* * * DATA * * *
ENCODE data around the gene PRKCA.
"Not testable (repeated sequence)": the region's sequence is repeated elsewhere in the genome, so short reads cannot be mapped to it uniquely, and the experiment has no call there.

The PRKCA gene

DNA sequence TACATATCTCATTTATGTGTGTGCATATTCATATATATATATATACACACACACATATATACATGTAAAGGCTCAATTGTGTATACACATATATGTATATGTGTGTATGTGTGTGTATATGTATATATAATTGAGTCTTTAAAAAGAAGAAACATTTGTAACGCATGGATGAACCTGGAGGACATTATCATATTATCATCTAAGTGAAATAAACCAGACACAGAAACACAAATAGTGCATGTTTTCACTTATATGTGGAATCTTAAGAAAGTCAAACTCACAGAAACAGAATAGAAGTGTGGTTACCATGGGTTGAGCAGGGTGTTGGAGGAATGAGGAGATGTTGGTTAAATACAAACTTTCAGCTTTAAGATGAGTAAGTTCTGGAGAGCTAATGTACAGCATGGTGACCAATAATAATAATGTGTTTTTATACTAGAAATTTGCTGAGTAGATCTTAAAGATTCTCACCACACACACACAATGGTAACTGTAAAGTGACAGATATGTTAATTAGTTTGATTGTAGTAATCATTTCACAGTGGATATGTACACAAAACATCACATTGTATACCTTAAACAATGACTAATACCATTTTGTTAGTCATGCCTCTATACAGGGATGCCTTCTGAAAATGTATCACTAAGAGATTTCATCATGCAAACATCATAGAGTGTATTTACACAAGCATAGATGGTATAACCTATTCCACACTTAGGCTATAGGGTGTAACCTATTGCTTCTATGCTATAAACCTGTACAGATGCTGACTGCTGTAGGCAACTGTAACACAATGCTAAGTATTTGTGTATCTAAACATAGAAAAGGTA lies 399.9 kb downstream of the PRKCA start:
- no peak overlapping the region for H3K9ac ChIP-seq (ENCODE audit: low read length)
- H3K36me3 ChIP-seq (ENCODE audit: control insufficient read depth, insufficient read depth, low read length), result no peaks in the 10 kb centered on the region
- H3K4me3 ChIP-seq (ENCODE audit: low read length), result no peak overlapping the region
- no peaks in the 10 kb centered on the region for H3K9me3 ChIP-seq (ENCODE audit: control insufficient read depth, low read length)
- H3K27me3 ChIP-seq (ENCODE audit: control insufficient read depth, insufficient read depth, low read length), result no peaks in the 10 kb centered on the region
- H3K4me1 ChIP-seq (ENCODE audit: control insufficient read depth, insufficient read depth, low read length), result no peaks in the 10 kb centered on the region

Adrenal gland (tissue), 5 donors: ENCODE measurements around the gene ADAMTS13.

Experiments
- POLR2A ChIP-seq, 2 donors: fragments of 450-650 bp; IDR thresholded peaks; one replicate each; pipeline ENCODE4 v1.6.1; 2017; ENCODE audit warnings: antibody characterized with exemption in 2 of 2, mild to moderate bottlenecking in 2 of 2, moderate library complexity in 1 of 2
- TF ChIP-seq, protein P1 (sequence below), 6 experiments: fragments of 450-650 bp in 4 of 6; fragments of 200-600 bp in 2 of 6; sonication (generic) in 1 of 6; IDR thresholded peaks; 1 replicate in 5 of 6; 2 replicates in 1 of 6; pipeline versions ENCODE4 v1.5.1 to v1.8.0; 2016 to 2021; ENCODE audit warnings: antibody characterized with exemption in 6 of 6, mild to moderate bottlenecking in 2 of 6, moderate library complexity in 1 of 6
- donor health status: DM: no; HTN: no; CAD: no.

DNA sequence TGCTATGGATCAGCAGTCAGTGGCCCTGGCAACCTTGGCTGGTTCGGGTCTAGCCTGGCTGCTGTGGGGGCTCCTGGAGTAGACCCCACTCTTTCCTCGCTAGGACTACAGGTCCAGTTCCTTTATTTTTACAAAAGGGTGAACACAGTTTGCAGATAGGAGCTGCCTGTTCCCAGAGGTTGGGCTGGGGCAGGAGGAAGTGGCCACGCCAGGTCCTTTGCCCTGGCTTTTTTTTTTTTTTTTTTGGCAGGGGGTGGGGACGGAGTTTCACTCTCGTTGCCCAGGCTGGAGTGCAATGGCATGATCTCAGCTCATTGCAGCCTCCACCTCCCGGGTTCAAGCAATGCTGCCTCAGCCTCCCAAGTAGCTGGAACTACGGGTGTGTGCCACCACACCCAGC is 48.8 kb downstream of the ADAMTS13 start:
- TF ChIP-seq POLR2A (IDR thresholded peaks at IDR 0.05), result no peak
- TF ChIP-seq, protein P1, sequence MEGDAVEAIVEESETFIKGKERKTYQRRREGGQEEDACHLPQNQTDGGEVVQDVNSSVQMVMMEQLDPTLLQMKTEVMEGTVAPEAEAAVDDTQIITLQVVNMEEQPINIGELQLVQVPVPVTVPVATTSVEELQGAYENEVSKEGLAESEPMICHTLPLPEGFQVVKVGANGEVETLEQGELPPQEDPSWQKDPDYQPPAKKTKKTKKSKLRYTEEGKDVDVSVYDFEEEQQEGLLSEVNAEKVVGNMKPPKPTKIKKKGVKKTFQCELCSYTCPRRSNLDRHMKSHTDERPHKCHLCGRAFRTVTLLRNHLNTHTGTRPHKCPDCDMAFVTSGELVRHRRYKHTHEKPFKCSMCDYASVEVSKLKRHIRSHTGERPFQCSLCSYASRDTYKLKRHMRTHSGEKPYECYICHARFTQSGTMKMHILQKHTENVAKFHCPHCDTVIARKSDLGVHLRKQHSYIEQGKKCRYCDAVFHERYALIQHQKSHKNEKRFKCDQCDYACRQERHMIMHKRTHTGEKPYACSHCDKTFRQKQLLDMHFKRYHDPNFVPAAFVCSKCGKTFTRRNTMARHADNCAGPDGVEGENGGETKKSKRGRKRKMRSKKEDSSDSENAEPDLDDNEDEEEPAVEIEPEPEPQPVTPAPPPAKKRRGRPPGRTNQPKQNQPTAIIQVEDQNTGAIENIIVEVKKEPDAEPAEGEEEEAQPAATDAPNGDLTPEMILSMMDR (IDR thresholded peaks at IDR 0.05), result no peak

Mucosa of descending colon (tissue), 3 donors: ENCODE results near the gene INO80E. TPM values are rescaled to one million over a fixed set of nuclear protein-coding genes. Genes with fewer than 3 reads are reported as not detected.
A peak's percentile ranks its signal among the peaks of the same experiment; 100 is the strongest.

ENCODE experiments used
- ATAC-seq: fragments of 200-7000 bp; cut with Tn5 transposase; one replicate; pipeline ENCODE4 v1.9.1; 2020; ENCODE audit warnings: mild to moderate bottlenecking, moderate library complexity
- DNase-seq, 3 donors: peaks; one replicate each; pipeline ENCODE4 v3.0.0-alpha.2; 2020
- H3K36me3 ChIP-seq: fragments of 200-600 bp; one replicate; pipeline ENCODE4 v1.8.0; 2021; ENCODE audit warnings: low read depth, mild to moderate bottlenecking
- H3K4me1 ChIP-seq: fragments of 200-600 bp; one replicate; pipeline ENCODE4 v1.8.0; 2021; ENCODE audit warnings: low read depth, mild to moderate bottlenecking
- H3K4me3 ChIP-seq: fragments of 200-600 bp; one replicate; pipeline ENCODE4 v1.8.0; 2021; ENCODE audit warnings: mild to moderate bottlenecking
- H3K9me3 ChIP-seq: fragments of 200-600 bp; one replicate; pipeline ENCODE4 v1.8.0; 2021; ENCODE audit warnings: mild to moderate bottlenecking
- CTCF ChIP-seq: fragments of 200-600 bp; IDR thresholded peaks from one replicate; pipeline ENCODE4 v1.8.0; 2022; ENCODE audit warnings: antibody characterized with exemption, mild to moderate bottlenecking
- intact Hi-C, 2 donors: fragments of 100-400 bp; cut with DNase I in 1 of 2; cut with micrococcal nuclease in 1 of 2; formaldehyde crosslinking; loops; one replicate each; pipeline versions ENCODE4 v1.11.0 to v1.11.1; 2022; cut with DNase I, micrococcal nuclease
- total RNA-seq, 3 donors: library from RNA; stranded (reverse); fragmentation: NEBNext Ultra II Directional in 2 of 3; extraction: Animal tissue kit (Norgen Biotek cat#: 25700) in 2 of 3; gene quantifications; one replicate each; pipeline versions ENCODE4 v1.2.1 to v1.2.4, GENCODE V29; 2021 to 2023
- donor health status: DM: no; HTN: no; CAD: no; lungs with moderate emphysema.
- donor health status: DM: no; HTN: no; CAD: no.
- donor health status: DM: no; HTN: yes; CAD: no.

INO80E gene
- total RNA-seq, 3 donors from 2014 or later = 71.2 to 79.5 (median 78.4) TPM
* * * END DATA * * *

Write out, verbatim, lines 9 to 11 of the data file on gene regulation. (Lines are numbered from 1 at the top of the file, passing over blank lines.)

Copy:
- H3K27me3 ChIP-seq (ENCODE audit: control insufficient read depth, insufficient read depth, low read length), result no peaks in the 10 kb centered on the region
- H3K4me1 ChIP-seq (ENCODE audit: control insufficient read depth, insufficient read depth, low read length), result no peaks in the 10 kb centered on the region

Adrenal gland (tissue), 5 donors: ENCODE measurements around the gene ADAMTS13.